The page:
Facets and Dimensions of Cross-Cultural Adaptation - Refining The Tools
The management literature on cross-cultural adaptation has used a conceptualisation and measurement approach developed by Black and Stephens. Their work has led to significant development in the field. Now it is time to move beyond and use a more refined tool. This paper proposes such a tool and compares its characteristics with those of the older instrument. The paper is based on a sample of 204 expatriates, who were surveyed using the older and the proposed instrument. It uses confirmatory factor analysis to compare the two instruments. Independent variables include cultural difference and language skills. This study demonstrates that a more refined measurement of adaptation outcomes, which distinguishes cognitive and affective factors and four non-work facets, is superior to measurement based on the older instrument. The new scale also provides a case for the improvement of cross-cultural adaptation theory. The paper is based on a cross-sectional sample, and sample size is relatively small for confirmatory factor analysis. Additional research is necessary to corroborate the evidence presented here about the superiority of the proposed measure. The paper provides researchers with a new tool for use in cross-cultural adaptation studies and describes a new, empirically developed measurement tool for cross-cultural adaptation.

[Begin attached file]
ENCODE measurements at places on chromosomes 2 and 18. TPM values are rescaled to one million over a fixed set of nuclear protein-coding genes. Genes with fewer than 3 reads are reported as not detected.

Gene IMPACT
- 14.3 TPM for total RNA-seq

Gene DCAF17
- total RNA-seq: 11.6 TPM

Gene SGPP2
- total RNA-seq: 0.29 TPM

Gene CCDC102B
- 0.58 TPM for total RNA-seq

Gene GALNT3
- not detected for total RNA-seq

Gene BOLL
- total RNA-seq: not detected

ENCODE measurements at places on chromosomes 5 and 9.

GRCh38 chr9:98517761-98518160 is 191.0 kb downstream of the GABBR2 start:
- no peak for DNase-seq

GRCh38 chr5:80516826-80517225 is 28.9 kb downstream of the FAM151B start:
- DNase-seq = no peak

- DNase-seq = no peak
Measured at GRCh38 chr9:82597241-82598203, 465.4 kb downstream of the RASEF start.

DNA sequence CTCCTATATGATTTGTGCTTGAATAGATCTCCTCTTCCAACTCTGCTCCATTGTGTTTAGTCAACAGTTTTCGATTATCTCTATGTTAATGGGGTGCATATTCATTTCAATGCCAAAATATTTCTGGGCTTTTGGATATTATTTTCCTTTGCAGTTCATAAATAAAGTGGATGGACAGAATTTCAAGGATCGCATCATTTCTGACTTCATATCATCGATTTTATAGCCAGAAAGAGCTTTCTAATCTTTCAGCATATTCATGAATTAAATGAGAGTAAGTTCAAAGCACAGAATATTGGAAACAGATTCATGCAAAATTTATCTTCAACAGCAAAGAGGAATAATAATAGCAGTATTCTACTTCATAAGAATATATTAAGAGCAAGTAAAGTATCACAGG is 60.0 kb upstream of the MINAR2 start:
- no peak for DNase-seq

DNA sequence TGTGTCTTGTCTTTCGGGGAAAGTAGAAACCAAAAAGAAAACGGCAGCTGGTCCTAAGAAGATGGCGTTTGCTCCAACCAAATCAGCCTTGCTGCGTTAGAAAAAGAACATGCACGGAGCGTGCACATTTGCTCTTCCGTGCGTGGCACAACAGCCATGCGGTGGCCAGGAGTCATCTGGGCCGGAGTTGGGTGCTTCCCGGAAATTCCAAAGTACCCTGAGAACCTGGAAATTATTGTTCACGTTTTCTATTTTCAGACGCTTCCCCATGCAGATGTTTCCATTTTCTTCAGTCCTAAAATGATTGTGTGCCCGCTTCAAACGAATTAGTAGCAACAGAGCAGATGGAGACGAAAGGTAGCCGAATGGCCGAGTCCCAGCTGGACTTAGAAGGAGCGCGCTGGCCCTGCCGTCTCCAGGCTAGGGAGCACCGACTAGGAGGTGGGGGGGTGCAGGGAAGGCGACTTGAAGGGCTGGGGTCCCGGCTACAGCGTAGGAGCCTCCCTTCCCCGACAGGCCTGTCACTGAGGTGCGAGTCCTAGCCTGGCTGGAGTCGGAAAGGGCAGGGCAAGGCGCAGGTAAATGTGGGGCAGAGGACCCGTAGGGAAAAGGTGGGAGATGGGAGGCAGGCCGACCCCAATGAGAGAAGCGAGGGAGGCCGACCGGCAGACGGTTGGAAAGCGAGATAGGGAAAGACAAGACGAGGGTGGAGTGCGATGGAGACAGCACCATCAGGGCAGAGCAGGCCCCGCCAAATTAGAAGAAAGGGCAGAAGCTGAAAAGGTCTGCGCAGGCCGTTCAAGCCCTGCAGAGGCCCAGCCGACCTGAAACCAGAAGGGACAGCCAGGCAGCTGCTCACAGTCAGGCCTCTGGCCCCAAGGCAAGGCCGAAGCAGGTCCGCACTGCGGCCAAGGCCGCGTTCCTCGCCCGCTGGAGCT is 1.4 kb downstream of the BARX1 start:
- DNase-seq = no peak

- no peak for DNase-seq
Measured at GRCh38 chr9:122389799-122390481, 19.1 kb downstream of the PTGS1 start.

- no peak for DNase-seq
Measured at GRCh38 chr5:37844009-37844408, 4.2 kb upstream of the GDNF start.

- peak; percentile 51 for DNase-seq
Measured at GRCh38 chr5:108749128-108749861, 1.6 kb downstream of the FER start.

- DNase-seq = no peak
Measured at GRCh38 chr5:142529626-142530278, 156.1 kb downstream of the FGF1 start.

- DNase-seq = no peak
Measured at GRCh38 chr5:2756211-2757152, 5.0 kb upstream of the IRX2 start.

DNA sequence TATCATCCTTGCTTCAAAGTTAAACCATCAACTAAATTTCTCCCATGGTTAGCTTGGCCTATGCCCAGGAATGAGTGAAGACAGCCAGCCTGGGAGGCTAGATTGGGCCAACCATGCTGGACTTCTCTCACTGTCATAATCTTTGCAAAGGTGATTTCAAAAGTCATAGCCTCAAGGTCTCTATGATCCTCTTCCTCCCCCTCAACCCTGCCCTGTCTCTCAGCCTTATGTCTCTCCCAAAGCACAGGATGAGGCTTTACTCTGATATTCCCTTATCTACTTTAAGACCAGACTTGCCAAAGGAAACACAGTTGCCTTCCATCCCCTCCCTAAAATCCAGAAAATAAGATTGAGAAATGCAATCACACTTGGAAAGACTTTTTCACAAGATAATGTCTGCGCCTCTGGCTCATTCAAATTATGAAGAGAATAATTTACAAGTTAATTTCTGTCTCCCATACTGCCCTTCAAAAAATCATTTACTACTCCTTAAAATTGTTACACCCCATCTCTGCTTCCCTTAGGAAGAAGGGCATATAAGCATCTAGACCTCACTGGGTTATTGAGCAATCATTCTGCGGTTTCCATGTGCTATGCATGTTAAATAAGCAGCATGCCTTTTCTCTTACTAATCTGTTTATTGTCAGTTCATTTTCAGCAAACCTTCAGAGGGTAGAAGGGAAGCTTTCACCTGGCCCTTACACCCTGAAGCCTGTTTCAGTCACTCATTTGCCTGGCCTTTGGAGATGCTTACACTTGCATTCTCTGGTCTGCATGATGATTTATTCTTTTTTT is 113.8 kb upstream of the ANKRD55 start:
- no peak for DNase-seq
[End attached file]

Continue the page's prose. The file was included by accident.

Haslberger, A. (2005) Facets and Dimensions of Cross-Cultural Adaptation - Refining The Tools, Personnel Review, Vol. 34, No. 1, January, pp 85-109.